There is complete secrecy about elections in Anantnag constituency of South Kashmir. No flags, banners or festoons can be seen in the market and villages. Political workers speak about the necessity of a local representative in the Parliament and of the elected government in the state, but they are reluctant to divulge even their names.
The oasis of mainstream pro-India politics in south Kashmir is high-security government housing colony Khanabal, adjacent to the Senior Superintendent’s office in Anantnag. Almost all top politicians of Anantnag and Kulgam constituency have official residence here. The colony also houses offices of National Conference (NC), Peoples Democratic Party (PDP), Congress, BJP and other smaller parties.
On March 31, the party office of PDP in the housing colony was shut. The BJP parliamentary candidate from the constituency Sofi Yousuf was in the party office along with a few dozen workers. At the NC’s office, only a few workers were present.
The PDP candidate from the constituency is former Chief Minister and former MP from the area Mehbooba Mufti. Congress party has fielded state Congress Chief Ghulam Ahmad Mir from the region and NC candidate is former High Court judge, Justice Hasnian Masoodi.
Anantnag parliamentary constituency, having 13,86,840 voters and 1812 polling stations, has remained vacant for the longest period in the electoral history of the country. After taking over as Chief Minister in 2016, Mehbooba resigned as MP and since then the Anantnag seat fell vacant. Due to volatile security situation in south Kashmir, the Election Commission postponed Anantnag by-polls twice in 2017. In 2018, it postponed the by-poll after ground assessment concluded that the situation was not conducive for elections. Even these days when leaders like Mehbooba are in the fray, no political party has conducted a rally in the constituency spreading over four districts -- Anantnag, Kulgam, Shopian and Pulwama, which are hotbed of new age militancy in the Kashmir Valley.
Across the PDP office in the Housing Colony is the residence of party leader Rafi Ahmad Mir, where over a dozen party workers were sitting in a room on a Sunday. One of the workers was 30-year-old Muzaffer Ahmad, a Commerce graduate, who runs private transport business. Hailing from Bijbehara area of south Kashmir, Ahmad says, he would be voting for the PDP as only they can ensure peace and development in the region. He says, this time it is difficult for PDP workers to motivate people for voting as the party had aligned with the BJP and it was in power in 2016 when large scale civilian killings took place. “In 2014, we were proudly going out in public seeking votes for the party. This time we have to motivate even our own party workers to vote. Things are difficult,” he adds.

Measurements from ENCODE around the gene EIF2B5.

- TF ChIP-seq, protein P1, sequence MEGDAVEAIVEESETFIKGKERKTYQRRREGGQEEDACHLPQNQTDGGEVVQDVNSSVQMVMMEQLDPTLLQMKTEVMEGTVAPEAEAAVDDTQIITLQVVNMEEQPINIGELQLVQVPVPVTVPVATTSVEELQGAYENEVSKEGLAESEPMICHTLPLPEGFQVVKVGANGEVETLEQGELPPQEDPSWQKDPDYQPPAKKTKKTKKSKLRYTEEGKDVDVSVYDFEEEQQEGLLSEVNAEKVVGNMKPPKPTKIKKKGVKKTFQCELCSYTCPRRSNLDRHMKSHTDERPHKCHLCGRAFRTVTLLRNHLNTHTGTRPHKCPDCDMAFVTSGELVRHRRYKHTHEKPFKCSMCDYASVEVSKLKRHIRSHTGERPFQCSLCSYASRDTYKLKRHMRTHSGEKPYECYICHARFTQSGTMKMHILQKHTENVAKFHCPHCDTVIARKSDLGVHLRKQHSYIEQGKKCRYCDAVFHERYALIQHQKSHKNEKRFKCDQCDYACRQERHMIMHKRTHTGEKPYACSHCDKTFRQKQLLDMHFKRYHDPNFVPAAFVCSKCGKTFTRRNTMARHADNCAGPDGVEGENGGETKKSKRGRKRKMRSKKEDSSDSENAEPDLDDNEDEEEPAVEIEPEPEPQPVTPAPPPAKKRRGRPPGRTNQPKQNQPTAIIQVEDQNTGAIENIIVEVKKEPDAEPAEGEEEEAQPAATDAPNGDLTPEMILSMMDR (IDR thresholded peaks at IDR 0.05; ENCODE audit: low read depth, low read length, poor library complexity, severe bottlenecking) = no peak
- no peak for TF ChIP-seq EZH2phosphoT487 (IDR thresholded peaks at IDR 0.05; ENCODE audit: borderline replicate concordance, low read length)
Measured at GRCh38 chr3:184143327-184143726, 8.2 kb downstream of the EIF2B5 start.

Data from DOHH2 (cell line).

Another party worker, Abdul Rashid, intervenes and says he was not sure whether he will cast his vote in upcoming elections. He says there is fear involved and south Kashmir witnesses funerals almost every day making voting immaterial. He, however, says people should give the PDP one more chance as the elected government will change their fortunes. “It is the party that has a blueprint for Kashmir resolution and it should be given another chance,” he adds.
All PDP workers refused to be photographed saying such pictures go viral in the south Kashmir region and make them vulnerable to attacks.
Another PDP leader Iftikhar Misger, 50, says political activities would pick up in south Kashmir after nomination papers are filed by April 4. He argues there is no alternative to the PDP. “The PDP is for the self-respect and dignity of people of Kashmir and even though it was ally of the BJP, our party let the government go instead of compromising on the core issues of the party,” he says. “You will see different atmosphere in coming days, at least in Anantnag Assembly segment.”
At the next-door National Conference office, 28-year-old Bilal Ahmad Bhat, says he is with the NC for the past 15 years. While sitting at a chair in the lawns of the office, he argues, there is no replacement of the NC.
“Kashmiris tested other parties including the PDP but what happened,” he asks, adding “the PDP joined hands with the BJP and brought misery all around.” He says he has his small business and has remained with National Conference when the PDP star was at its zenith in South Kashmir. “Mufti Mohammad Sayeed would ask for 40 seats to change fortunes of Kashmir and when he got a mandate, he joined BJP and brought pellet guns to Kashmir,” Bilal says. He says Kashmiris would this time go back to the National Conference, which, “according to him” has guarded special status of Jammu and Kashmir for the past 70 years.